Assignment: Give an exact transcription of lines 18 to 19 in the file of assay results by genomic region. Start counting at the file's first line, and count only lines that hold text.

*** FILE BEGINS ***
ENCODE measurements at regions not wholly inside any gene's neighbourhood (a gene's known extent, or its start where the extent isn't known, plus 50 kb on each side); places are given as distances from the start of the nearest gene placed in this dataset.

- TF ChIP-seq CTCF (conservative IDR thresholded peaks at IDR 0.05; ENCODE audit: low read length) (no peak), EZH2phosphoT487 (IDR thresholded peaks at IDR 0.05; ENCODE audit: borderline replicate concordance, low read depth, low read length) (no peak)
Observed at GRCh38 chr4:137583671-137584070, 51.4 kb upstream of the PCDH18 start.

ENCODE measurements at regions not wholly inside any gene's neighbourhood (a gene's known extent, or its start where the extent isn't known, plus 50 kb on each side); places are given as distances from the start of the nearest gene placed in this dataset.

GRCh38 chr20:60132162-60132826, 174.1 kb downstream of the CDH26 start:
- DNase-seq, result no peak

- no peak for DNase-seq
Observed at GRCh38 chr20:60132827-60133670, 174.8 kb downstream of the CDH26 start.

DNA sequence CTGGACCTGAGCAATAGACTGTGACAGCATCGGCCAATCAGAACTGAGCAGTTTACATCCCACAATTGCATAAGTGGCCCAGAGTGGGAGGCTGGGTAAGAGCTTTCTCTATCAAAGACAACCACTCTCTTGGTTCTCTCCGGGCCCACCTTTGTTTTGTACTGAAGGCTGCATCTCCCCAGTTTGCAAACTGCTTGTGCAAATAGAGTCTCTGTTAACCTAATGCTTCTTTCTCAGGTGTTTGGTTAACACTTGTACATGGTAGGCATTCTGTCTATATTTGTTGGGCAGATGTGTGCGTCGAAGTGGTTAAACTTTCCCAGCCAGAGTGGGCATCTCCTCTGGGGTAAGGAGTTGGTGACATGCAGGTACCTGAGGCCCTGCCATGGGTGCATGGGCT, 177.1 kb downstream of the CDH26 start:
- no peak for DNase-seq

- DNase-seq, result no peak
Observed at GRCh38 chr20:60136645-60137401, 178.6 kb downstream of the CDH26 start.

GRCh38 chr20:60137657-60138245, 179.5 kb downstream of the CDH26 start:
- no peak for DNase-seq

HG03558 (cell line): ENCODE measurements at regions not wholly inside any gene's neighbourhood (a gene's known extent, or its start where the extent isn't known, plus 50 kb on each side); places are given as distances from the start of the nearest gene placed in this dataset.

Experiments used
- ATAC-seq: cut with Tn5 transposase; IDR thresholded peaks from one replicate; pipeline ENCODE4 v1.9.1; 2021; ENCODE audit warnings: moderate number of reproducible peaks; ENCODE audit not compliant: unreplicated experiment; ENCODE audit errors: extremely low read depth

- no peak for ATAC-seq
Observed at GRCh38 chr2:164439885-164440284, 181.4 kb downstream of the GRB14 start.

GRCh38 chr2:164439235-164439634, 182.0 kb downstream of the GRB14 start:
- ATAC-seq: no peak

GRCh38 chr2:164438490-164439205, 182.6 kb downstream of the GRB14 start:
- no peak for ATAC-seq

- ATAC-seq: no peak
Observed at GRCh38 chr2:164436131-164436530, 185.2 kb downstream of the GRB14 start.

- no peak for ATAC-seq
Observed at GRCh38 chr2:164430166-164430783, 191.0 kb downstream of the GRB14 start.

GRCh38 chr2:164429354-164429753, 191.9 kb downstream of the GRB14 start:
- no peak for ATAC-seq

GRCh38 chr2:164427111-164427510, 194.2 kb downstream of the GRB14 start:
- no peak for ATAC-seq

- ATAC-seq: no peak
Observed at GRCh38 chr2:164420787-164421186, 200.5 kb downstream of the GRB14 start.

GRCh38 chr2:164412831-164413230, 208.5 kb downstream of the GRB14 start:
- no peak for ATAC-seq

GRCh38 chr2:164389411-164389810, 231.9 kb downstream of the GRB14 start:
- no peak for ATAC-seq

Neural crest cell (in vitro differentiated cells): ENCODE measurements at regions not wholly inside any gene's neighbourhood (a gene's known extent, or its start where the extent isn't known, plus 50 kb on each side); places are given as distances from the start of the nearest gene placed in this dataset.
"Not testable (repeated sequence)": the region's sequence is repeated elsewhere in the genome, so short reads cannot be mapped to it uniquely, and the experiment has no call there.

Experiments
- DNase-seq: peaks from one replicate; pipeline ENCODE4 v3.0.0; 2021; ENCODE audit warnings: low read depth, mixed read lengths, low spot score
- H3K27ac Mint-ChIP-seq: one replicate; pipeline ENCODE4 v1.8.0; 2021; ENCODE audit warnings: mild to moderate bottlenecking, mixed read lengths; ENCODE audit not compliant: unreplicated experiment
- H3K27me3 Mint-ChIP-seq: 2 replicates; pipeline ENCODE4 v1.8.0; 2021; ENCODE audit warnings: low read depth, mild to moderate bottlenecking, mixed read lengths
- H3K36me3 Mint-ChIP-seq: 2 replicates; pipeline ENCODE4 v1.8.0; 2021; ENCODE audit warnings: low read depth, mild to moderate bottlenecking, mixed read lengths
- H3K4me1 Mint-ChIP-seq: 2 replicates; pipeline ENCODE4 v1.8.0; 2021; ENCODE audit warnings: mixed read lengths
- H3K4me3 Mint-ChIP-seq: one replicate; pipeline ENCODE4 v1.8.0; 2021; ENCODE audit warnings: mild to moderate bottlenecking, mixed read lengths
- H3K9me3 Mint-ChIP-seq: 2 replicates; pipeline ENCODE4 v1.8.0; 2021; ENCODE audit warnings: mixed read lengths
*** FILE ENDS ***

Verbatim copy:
- no peak for ATAC-seq
Observed at GRCh38 chr2:164439885-164440284, 181.4 kb downstream of the GRB14 start.